Senior Indian woman cricketer Smriti Mandhana has disclosed that she is not affected by a pay-cheque lower than her male counterparts. Her statement comes at a time when there have been vocal demands about pay parity across all sports.
Mandhana, however, seems to have taken an objective stand as she understands how the sports economy works. She said that she understands that the “revenue which we get is through men’s cricket”.
Mandhana, ICC’s woman cricketer of the year, made this remark during the launch of Bata’s new range of shoes on Wednesday. She said, “We need to understand that the revenue which we get is through men’s cricket. The day women’s cricket starts getting revenue, I will be the first person to say that we need the same thing. But right now, we can’t say that.”
The BCCI pays a sum of Rs. 7 crores to male cricketers in the top bracket on BCCI annual contracts, while in the case of women, the sum is Rs. 50 lakhs. However, the star woman cricketer said, “I don’t think any of the teammates are thinking about this gap because the only focus right now is to win matches for India, get the crowd coming in, get the revenue. That is the thing which we are aiming for and if that happens all other things are going to fall in place.”
She added, “And for that, we need to perform. It is unfair on our part to say that we need the same pay, it is not right. So I don’t think I want to comment on that gap.”
As stated earlier, Mandhana’s observations are largely at variance with the general trend of demands for pay parity. Usually, such demands are made more out of an unreasonable, socialistic view of the sports economy. However, what Mandhana has said shows that she understands how it works.
It is only reasonable that the Cricket Board or any Sports Authority for that matter survives on sponsorships and viewership. It is therefore not unjustified on the part of a Sports Control Authority to pay more to that athlete who is bringing more viewership, sponsors and as a necessary corollary greater revenues. This doesn’t mean that the Sports bodies are discriminating amongst the athletes on the basis of gender.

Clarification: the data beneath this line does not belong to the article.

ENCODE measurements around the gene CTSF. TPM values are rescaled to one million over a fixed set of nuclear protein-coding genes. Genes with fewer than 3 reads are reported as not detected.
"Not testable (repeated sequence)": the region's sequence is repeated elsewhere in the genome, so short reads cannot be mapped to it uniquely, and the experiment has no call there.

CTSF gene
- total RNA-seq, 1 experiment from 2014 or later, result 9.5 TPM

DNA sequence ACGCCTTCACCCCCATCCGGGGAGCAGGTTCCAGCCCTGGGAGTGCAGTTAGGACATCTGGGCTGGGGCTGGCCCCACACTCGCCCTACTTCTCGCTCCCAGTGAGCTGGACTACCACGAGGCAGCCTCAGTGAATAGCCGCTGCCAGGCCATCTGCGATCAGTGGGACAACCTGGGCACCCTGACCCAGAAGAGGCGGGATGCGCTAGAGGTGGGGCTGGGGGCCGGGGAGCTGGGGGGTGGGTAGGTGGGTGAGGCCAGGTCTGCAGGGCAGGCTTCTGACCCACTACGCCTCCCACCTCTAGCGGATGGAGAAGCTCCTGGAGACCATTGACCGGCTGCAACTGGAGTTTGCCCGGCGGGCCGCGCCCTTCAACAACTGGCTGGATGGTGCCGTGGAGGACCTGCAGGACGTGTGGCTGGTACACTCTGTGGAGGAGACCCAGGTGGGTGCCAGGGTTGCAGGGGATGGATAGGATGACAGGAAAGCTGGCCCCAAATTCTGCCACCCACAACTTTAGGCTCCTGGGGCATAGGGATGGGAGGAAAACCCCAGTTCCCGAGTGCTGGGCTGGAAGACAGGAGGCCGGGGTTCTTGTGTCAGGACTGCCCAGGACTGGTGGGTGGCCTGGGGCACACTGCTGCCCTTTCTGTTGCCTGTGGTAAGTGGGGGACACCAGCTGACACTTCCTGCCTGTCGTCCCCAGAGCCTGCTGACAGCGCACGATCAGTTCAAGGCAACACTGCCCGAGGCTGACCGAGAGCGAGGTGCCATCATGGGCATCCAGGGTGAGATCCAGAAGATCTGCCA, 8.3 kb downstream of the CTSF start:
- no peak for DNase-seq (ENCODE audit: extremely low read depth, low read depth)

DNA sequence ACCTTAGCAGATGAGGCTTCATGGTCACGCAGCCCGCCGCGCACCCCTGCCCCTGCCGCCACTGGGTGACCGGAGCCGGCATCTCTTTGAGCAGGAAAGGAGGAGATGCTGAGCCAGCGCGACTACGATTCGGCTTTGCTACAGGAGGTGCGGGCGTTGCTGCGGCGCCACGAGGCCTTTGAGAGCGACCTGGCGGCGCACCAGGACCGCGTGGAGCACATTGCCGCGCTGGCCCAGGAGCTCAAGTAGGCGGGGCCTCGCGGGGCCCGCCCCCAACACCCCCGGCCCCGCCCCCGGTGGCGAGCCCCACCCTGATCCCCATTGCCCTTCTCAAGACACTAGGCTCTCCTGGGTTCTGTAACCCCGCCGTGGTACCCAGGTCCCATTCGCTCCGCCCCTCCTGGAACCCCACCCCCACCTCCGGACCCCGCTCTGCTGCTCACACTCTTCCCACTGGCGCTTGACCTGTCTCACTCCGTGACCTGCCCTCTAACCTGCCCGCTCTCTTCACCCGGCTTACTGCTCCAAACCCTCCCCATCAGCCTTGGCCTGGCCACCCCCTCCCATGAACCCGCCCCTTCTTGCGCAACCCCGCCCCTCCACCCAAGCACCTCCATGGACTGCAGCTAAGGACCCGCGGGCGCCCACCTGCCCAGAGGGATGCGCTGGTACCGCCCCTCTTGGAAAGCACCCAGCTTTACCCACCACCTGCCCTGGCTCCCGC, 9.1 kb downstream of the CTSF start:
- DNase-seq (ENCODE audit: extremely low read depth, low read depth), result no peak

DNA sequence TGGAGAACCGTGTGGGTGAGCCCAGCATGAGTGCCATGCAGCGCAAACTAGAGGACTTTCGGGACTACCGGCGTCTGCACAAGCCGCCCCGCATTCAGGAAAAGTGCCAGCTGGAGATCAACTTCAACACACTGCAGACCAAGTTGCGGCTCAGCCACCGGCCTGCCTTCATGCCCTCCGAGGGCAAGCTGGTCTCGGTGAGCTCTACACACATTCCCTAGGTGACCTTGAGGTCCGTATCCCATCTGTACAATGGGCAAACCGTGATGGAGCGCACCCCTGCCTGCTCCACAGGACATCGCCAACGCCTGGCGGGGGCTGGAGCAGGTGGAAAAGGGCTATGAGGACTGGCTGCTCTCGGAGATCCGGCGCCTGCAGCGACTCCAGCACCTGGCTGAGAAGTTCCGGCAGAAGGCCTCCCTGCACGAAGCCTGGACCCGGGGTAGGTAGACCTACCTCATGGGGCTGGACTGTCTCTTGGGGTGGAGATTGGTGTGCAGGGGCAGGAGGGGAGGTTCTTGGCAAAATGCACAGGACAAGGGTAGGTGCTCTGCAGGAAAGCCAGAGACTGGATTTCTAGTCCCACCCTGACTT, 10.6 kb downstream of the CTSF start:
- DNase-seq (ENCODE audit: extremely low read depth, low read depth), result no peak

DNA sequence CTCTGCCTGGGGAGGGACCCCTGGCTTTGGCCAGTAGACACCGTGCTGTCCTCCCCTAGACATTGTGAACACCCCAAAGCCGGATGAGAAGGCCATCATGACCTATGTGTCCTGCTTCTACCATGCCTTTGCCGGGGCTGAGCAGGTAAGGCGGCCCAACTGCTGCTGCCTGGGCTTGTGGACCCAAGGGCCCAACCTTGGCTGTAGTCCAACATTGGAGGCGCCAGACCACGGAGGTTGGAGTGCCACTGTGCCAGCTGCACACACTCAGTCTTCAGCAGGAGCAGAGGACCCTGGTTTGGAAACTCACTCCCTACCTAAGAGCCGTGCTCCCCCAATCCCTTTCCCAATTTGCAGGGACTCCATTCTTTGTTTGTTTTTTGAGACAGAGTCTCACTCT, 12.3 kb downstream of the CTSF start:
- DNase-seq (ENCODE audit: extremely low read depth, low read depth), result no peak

Within India, there have been demands for pay parity in sports. Last year only, veteran badminton player and former Olympian Aparna Popat had pushed for equal pay for women athletes. She had also said that women in non-Olympic sports too, like cricket, have also given a good account of themselves which made a case for equal pay for women.
At a worldwide level, the issue of pay parity has been often at the forefront in Lawn Tennis. While the pay gap has closed, the debate doesn’t seem to end. In 2016, even leading Men’s Tennis player, Novak Djokovic questioned equal prize money in tennis, suggesting that men deserve to get paid more than women.
While applauding efforts for equal prize money, he had said, “I applaud them for that, I honestly do. They fought for what they deserve and they got it. On the other hand I think that our men’s tennis world, ATP world, should fight for more because the stats are showing that we have much more spectators on the men’s tennis matches.”
Djokovic had also said, “As long as it’s like that and there is data and stats available upon who attracts more attention, spectators, who sells more tickets and stuff like that, in relation to that it has to be fairly distributed.”
It is clear that while the demand for pay parity in sports is based on flawed logic and a weak understanding of the sports economy, the idea of payment on the basis of level of viewership, though it may sound politically incorrect, is actually based upon the correct assessment of how commerce works.
It is only reasonable that those who bring more revenues in the form viewership and sponsors should get a proportionately greater share of the revenues in the form of pay and prize money. Smriti Mandhana has thus made a very strong case against pay parity given the sharp difference in viewership and sponsorship between Men’s cricket and Women’s cricket.